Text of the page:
While most of us recognize silk as being soft and smooth, it can also be crisp and textured. Silk fiber is woven and processed in many ways, which determines its appearance, quality and use. As the strongest natural protein fiber, it can also be blended with other fibers to create a sturdy and more versatile fabric.
Pure silk fiber has great absorbency, making silk apparel items cool in the summer and warm in the winter. Silk is neither wrinkle or sun resistant, and over-exposure to sunlight will weaken and fade the fabric. Though silk can be hand-washed, dry-cleaning will increase the life and beauty of the fiber.
Clothes made of silk fiber are often expensive and have a high perceived value. When silk fiber is twisted in the weaving process, different silk fabrics are created, such as crepe, shantung and satin. Dupioni is a type of Indian silk suitable for men's shirts or women's dresses. The woven silk fiber makes soft, flowing nightgowns, underwear and robes. Chiffon silk is a soft and light silk made from a very highly twisted yarn — strong but still very thin used for women's formal dresses.
Raw silk is often used for men's sport coats, women's suits and coats, when layers of liquid serecin is left on the silk fiber a rough and coarse silk is produced — known as "raw silk."
Silk chiffon makes flowing curtains and ruffles for pillows and comforters. Matka silk adds texture and thickness to upholstering due to the twist and amount of fibers used in manufacturing. Silk wall coverings give a finishing touch to bedrooms and living rooms. Silk fiber for home furnishings are best used in rooms that receive less traffic and wear as it does water spot and isn't stain resistant. Silk throws and pillows can add colorful additions to your room decor. Silk bedding invites you to spend a restful and comfy night.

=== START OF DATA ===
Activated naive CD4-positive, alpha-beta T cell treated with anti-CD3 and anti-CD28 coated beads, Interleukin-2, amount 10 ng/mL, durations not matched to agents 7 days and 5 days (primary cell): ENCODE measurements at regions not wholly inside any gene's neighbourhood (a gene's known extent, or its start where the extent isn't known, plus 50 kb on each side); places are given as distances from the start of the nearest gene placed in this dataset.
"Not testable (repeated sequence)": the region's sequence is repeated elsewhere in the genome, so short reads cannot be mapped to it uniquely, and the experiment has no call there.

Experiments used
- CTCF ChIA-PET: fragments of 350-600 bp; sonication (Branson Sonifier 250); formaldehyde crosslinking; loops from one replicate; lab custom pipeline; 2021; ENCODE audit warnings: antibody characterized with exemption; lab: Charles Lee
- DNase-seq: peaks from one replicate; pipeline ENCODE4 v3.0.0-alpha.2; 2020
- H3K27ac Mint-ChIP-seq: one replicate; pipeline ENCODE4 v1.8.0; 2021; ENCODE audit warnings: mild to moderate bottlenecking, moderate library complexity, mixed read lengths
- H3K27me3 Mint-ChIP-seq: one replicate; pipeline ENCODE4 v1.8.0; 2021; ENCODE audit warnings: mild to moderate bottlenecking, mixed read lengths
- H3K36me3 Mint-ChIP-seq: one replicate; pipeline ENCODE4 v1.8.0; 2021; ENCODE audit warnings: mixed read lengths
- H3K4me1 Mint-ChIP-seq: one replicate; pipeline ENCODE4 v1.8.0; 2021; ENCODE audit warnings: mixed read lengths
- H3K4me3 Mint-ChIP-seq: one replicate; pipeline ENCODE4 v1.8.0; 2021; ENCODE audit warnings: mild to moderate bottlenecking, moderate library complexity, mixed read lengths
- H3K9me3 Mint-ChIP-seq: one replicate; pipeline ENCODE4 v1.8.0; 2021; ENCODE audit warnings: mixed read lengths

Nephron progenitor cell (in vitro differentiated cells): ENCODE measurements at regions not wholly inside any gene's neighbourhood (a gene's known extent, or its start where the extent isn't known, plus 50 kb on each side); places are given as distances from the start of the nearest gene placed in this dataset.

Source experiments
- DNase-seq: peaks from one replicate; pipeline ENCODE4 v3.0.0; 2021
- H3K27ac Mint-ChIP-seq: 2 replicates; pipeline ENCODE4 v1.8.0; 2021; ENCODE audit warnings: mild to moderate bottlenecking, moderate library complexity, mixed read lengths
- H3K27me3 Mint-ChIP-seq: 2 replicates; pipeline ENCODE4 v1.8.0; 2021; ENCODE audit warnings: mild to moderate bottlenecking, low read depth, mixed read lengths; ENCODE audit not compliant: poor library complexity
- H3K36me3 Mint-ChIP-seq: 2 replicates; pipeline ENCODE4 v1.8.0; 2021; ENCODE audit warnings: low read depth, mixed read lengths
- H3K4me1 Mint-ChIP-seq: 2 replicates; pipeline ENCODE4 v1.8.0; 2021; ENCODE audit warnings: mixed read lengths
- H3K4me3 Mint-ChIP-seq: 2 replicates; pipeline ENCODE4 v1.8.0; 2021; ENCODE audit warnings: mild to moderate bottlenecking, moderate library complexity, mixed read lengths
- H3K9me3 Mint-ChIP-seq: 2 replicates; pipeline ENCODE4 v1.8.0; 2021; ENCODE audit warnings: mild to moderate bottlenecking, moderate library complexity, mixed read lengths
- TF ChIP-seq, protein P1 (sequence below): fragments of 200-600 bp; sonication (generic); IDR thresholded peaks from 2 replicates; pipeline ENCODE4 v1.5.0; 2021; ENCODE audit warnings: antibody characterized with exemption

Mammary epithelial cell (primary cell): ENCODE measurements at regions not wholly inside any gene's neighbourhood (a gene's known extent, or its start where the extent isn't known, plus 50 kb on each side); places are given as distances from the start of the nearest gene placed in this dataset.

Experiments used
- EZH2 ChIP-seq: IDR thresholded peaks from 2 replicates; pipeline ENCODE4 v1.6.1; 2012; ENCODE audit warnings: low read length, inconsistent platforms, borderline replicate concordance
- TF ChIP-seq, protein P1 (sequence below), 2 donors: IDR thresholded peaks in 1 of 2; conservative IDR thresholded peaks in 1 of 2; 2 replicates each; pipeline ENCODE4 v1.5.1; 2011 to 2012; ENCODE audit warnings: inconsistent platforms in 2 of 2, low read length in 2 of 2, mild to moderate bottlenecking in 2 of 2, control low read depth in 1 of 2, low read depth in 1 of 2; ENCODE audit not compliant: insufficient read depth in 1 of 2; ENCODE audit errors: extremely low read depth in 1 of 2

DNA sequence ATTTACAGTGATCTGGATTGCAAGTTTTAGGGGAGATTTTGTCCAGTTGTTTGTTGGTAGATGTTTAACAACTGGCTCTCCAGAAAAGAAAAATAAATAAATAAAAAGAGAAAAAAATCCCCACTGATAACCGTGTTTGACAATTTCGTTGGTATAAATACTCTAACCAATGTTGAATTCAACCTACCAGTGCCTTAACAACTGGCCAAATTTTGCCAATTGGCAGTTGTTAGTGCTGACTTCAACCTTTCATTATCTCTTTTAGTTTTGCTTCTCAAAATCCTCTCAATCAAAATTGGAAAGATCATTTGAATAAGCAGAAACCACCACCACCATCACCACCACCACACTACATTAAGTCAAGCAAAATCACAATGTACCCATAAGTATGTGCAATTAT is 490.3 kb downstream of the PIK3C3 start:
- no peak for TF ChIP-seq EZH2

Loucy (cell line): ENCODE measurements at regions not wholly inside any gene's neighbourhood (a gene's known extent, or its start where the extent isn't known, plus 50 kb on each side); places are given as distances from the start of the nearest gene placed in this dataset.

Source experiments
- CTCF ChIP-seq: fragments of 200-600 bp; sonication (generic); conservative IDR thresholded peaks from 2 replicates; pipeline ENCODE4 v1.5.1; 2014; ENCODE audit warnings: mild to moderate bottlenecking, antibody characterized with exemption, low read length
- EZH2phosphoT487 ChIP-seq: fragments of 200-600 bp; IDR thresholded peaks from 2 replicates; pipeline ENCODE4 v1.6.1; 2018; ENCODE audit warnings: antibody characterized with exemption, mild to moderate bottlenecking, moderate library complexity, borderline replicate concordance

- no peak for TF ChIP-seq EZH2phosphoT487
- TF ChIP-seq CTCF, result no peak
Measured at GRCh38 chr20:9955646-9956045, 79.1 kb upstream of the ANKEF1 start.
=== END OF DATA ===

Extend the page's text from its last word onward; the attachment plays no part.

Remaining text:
Woven silk fibers are used for the construction of parachutes and bicycle tires. Silk fibers that undergo a special manufacturing process are used to construct prosthetic arteries. Due to silk's antibacterial properties, it's often used in the medical field for wounds and burns. Many silk fibers are woven into suitable backgrounds for pen and ink drawings and painting.
Silk is often blended with other fabrics. Synthetics give silk more stability, as well as sun and water spotting resistance. For sport attire, adding cotton to silk fiber gives strength, stain resistance and body to the fabric. Draperies and upholstery are also more durable and easy to take care of with synthetic fibers mixed with the silk fibers.
Carol Stanley has been a writer and speaker for over 30 years. She has written for several Arizona publications including the "Arizona Republic." She attended the University of California-Los Angeles and the University of Arizona. She authored the book "For Kids 59.99 & Over," among other publications.